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Oregon Trails: Bear Creek Greenway

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GRANTS PASS, Ore. — Next week marks the 40th anniversary of the first funding for a public works project that is still under construction in the Rogue Valley, which will eventually connect every town from Ashland to Grants Pass. The Bear Creek Greenway actually began as an idea more than a hundred years ago.

As Former Parks Director Neal Ledward recalls, “I’m walking the creek and going up and down the construction on the freeway. It looked like there was going to be a lot of ‘severance’ land along the freeway when the Federal government picked up the property along the creek there was a lot of leftover land. And so I started looking at that as a possibility for a park on the creek.”

And that led to the Bear Creek Park Chain in the mid 1960′s when Ledward was in charge of county parks. And then, in April 1974, the county received the first money to buy land to create the Greenway and build a bike path.

“We had saved up a lot of bike funds,” says Neal. “So, that we got it spent real quickly on making this trail right here. And this was completed in 1980 as a ‘show me’ project.”

That’s the trail near Talent, and soon the first Greenway project in Oregon got state support and funding, combined with local matching funds and over the next forty years has become a 20-mile long trail straddling Bear Creek, running from Ashland to just north of Central Point.

“It’s a great thing when you have a little flicker of imagination,” says Neal. “You get something going and then everybody else jumps on the band wagon finally, and says, ‘Boy, that’s my project!’”

“All of us who worked on this project could feel that we helped create a legacy for the valley that will be here in perpetuity that will only grow in importance as time goes by,” said Former Greenway Director, Karen Smith.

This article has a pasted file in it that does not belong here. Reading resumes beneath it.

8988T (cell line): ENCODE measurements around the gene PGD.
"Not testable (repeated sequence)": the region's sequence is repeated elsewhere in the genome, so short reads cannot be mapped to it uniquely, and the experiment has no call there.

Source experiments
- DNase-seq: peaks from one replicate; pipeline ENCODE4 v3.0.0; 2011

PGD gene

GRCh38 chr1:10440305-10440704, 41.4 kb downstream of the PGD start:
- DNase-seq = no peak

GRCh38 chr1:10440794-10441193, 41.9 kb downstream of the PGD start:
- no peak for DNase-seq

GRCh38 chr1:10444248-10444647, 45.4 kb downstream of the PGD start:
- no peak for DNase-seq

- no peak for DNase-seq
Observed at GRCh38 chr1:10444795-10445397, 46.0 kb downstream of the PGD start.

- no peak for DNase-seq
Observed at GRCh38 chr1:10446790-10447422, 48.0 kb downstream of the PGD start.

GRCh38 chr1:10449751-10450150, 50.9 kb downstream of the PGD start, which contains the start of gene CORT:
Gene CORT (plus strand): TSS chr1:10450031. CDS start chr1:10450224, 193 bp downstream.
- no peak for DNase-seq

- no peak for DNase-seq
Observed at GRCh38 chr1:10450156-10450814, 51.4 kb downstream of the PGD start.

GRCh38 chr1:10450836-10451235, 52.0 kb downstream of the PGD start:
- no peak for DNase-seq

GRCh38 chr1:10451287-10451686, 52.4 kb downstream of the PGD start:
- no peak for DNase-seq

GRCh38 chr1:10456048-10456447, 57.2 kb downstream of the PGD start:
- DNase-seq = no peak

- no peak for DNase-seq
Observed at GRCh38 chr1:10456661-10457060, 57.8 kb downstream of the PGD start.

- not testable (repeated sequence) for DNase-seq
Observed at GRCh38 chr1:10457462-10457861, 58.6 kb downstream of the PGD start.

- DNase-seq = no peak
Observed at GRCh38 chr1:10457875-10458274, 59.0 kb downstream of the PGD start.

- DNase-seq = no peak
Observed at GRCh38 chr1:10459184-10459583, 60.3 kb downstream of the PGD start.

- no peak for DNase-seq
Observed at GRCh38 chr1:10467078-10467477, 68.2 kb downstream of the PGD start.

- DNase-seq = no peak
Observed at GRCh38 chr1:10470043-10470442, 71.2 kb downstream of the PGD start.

Originally, the Greenway was planned to run from Emigrant Lake, along Bear Creek to the Rogue River, and upriver to Eagle Point. Now, that plan has changed.

“Once we build this section the section this spring, it’ll be 20 miles of continuous trail, which is just a fantastic accomplishment! The long term goal remains to connect south to Emigrant Lake, and then north to the Rogue River Greenway, which connects on to Gold Hill, Rogue River and Grants Pass,” explains Jenna Stanke with Jackson County Parks.

And it was just a string of parks scattered along the creek as first imagined. Now it’s a long narrow park connected by a walking, biking, and in some places, equestrian trail. But it was originally discussed back in the 1890′s when bicycles were first becoming popular. Then it was to be a trail between the county seat of Jacksonville and Central Point.

Now work is underway to make improvements through Medford, with streamside restoration and improved lighting ahead.

“Our long term initiative is, is to make it safe, make it fun, and to have more events down on the Greenway. I think this is a very under-utilized recreational amenity that we need to embrace and have more events surrounding the Greenway and Hawthorn Park,” said Medford Park Director Brian Sjothun.

Even the first stretch near talent had to be repaved a couple years ago to remove tree root bumps. A couple years ago when ODOT made improvements to Kirtland Road, near Tolo, they included this underpass for the bikeway, looking forward to the day when it would reach this place on its way to the Rogue River. On its way it will cross this old overpass over the railroad tracks and follow Gold Ray Road to the river on its way to Gold Hill.

For now, at the northern end of the Greenway and bike trail, there are horse trails around, but eventually developers would like to be able to extend this trial on to Gold Hill, to Rogue River, and eventually to Grants Pass…to create one trail that connects all of the Rogue Valley.

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  1. Zach Braff says:

    Now if only they could get rid of all the goat heads. I must have bought 4 replacement tire tubes last summer. Can’t afford to ride that trail anymore.

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